Get Out of Work Free Card or Limited Remedy For Serious Health Conditions?
Your employee comes to you with a request for intermittent leave and a note from his doctor excusing him from work every time he experiences an acute panic attack. Unfortunately, he reports these panic attacks whenever he has a major presentation or important client meeting, and usually on the day of the presentation. Client meetings are cancelled at the last minute and important work is delegated to other co-workers at the expense of their own work.
You know your employee has a serious health condition and qualifies for intermittent leave under the FMLA, but the timing of the requests is causing significant disruption to your business. Are there limits to how and when he can take such intermittent leave? You also know your employee will never exhaust his full 12 weeks of FMLA leave under his intermittent leave, so are you required to provide on-going intermittent leave with no advanced notice to the detriment of your clients and business? Can you require reasonable production requirements so that the employee’s last minute leave does not require other coworkers to do his job for him?
The right to take intermittent leave under the FMLA is not absolute. Like the ADA, the FMLA does require some level of communication or interactive process to ensure that leave is provided at minimal disruption to the employer and its business. Although intermittent leave is required when it is “medically necessary” due to the employee’s sudden incapacity, 29 CFR section 2612(b)(1) provides that the employer is allowed to take reasonable steps to avoid undue disruption in the workplace. For example, any employee who needs to take intermittent leave for planned medical treatment “must make a reasonable effort to schedule the treatment so as not to disrupt unduly the employer’s operations,” 29 CFR section 825.203. As the Court observed in Kaylor v. Fannin Regional Hospital, Inc., 946 F.Supp. 988, 998 (N.D. Ga. 1996),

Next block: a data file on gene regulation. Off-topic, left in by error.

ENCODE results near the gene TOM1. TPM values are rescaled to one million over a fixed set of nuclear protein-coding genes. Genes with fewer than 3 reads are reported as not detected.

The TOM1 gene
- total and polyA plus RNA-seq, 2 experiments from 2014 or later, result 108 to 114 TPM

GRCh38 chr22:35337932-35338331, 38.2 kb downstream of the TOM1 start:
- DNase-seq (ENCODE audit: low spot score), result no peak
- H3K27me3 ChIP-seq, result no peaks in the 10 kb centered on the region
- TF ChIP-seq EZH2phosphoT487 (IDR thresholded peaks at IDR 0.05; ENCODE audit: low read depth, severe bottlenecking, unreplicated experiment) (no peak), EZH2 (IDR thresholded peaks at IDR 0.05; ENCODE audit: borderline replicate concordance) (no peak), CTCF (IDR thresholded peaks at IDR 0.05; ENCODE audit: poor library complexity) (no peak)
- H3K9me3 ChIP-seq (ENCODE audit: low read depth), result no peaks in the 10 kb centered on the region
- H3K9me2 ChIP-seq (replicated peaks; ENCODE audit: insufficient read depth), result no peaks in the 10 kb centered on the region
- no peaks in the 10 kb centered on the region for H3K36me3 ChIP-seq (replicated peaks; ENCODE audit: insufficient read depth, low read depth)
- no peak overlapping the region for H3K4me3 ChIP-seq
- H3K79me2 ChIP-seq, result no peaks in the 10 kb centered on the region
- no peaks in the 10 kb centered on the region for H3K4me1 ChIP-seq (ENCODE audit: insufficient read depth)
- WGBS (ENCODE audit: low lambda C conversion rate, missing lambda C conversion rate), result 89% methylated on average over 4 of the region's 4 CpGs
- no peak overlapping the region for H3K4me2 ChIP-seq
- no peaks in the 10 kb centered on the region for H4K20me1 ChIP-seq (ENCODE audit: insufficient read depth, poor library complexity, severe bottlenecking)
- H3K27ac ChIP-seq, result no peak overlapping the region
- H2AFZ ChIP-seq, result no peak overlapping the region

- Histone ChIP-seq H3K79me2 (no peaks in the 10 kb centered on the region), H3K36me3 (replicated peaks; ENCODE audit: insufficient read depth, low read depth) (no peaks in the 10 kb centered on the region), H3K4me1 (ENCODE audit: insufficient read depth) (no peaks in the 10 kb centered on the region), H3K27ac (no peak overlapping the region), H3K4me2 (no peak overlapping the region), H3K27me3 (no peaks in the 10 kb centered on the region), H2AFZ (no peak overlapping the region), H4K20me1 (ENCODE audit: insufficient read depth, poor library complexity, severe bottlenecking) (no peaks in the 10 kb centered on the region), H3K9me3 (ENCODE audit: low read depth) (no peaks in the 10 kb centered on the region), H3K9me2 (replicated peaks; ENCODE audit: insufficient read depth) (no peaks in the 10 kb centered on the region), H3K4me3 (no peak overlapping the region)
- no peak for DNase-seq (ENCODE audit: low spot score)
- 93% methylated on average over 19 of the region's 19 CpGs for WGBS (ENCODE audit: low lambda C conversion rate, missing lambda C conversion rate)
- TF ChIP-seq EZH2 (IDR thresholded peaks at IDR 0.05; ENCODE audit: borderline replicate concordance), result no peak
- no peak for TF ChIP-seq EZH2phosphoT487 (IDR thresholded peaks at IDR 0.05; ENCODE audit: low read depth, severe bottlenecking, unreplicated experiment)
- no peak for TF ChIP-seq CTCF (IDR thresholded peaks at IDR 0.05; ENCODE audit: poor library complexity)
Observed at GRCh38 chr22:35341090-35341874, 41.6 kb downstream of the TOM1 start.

“The right to intermittent leave under the FMLA is not absolute. Instead it is subject to certain restrictions to prevent employee abuse. An employee is entitled to intermittent leave only if (1) the treatment was medically necessary, (2) he or she attempted to schedule the appointment to avoid unduly disrupting the employer, and (3) he or she gave the employer at least 30 days notice or … as soon as practicable.
Another court explained that,
“… the FMLA envisions a cooperative effort between the employer and employee to ensure that the employee gets leave necessary for medial (sic) treatment while not unduly disrupting the employer’s operations… To that end, every employee must avoid imposing upon the employer whenever possible. . . .”
Palazzolo v. Galen Hospitals of Texas, Inc., No. Civ. A 1:96CV2550TWT, 1997 WL 837951 (N.D. Ga., Nov. 25, 1997).
So what to do with the employee who requires sudden intermittent leave due to a legitimate serious medical condition that flares up without warning? To avoid undue disruption to the business, employers may require that critical presentations be prepared two or three days before the deadline so as to avoid last minute cancellation or reassignment. Similarly, employers may require that if the employee is out for brief intermittent leave due to such medical flare ups, they nonetheless are expected to perform their job duties within a reasonable period of time and cannot rely on others to complete their work for them.
The FMLA is not intended to “unduly disrupt” the employer’s operations or allow for chronic leave abuse by the employee. Imposing reasonable work requirements to ensure that major projects or presentations are completed days in advance of the external deadline and that the employee performs his job within a reasonable period or time are permissible under the FMLA and do not impede the employee’s right to intermittent leave.